Exciting Adventures in the English Language and Culture

Month: March 2020

Pyjamas

What do you wear in bed? Do you sleep in your birthday suit (=naked) or do you prefer to have something on like a nightie (informal word for nightdress), a onesie (an all-in-one item of clothing that covers your body, arms and legs) or pyjamas?

Image by Наталья Данильченко from Pixabay

The word pyjamas derives from the Persian paijama. The original paijama are loose, lightweight trousers with draw-string waistbands worn in Asia by both men and women. In the UK, pyjamas are made up of two pieces – a pair of trousers and a top – and are worn in bed.

For British children, there are lots of pet abbreviations, among them ‘jamas’, ‘p-jays’, ‘jimmy jams’ and ‘jimmies’. They differ between families and whatever word you’re brought up with is correct and the other terms are weird.

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Colour Idioms: Red

This is part 1 of my new series of blog posts on colour idioms and we get started with the colour red.

Red hot

Image from Pixabay

If something is red hot, it’s extremely hot.

Be careful with the kettle – it’s just boiled and is red hot.

Go (as) red as a beetroot

Image by Christian Dorn from Pixabay

When you go red as a beetroot, you turn red in the face with embarrassment.

Alice went red as a beetroot when I caught her eavesdropping on my conversation with Melanie.

Red-letter day

Image by DarkWorkX from Pixabay

This is an informal expression used to refer to a special and happy day you’ll never forget.

Ann’s husband did his best to make their 10th wedding anniversary a red-letter day for both of them.

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To Grin like a Cheshire Cat

Image by nakedprintpembrokeshir from Pixabay

In chapter 6 of Alice’s Adventure’s in Wonderland the enigmatic Cheshire cat makes an appearance and the oft-quoted exchange takes place:

Would you tell me, please, which way I ought to go from here?”

“That depends a good deal on where you want to get to,” said the Cat.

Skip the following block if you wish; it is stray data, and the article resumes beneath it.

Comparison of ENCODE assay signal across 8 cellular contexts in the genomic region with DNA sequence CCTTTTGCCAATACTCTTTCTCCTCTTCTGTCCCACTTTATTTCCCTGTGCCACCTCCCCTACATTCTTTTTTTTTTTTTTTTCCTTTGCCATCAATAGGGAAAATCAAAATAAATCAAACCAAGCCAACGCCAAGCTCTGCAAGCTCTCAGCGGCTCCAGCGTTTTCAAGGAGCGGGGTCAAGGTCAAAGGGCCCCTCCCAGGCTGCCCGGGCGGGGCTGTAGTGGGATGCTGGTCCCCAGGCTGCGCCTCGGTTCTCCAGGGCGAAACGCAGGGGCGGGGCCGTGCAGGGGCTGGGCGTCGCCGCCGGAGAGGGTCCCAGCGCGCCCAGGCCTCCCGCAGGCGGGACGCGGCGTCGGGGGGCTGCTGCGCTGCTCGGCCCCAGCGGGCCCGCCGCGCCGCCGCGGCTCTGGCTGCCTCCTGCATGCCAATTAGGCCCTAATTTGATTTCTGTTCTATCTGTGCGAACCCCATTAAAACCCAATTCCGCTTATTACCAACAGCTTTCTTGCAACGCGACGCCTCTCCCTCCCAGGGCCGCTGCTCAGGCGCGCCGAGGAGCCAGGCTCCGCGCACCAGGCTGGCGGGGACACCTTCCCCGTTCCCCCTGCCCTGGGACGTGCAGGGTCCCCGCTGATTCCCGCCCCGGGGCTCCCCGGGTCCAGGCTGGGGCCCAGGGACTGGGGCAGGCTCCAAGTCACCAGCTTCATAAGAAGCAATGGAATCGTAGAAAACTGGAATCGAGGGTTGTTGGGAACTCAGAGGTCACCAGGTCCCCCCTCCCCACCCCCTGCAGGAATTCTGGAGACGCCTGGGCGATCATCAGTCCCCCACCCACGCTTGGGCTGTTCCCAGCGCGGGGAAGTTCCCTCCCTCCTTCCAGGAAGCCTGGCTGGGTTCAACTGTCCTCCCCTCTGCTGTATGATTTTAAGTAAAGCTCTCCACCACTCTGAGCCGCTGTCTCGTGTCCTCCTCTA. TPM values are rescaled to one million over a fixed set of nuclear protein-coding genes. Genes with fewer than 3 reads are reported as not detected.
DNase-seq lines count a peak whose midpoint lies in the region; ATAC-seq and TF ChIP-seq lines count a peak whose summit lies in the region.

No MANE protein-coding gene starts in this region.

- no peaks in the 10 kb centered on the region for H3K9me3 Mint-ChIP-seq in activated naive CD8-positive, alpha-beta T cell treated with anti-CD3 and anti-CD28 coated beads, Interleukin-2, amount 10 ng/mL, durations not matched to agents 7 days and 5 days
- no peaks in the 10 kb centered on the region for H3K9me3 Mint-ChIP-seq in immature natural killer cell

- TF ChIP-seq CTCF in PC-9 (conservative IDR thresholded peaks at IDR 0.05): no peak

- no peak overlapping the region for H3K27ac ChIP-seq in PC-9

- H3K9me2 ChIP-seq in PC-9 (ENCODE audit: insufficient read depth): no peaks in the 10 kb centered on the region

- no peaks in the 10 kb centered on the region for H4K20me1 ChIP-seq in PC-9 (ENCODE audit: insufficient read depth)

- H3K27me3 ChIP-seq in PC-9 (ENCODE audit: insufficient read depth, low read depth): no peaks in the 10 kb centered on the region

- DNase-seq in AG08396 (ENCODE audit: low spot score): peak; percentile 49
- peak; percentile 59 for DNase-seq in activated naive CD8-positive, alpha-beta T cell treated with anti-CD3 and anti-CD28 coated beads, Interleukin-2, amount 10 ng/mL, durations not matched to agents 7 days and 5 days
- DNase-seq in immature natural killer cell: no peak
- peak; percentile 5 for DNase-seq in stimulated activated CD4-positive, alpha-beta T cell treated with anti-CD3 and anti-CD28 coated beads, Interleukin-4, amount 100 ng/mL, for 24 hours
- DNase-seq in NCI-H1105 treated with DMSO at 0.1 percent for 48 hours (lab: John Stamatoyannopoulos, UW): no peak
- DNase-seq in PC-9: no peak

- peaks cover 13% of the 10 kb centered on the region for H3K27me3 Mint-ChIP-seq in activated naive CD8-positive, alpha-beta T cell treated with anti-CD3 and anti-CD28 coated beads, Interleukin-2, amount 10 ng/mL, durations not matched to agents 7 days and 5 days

“I don’t much care where ―” said Alice.

“Then it doesn’t matter which way you go,” said the Cat.

They talk on for a little while and then the Cat vanishes

beginning with the end of the tail, and ending with the grin, which remained some time after the rest of it had gone.”

It’s very tempting to think that the Cheshire cat is Lewis Carroll’s invention but it’s not. The phrase to grin like a Cheshire cat (=to have a broad smile on your face) was already in use towards the end of the 18th century.

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How to count the uncountable

For starters, what is an uncountable noun? It’s a noun that cannot be made plural and cannot be used with a or an.

Image by Pexels from Pixabay

Problems often arise when an English learner comes across a noun that is countable in his or her native language, but is uncountable in English. Here are some of such words:

  • advice
  • homework
  • luggage
  • furniture
  • information
  • knowledge
  • research
  • accommodation (as a place to stay; in this meaning it’s often used as a plural noun in American English)
  • evidence

What to do if you need to talk about a particular amount of something that is expressed with an uncountable or a mass noun? You can do so by using quantity expressions before them, e.g.

Let me give you a piece of advice.

Let me give you an advice.

How many items of furniture have been lost in the fire?

How many furnitures have been lost in the fire?

The police found a vital piece of evidence.

The police found a vital evidence.

This brochure provides quite a few useful bits of information about the local area.

This brochure provides a few useful informations about the local area.

She used a blade of grass as a bookmark.

She used a grass as a bookmark.

What shape is a grain of sand, I wonder?

What shape is a sand, I wonder?

Now you know!

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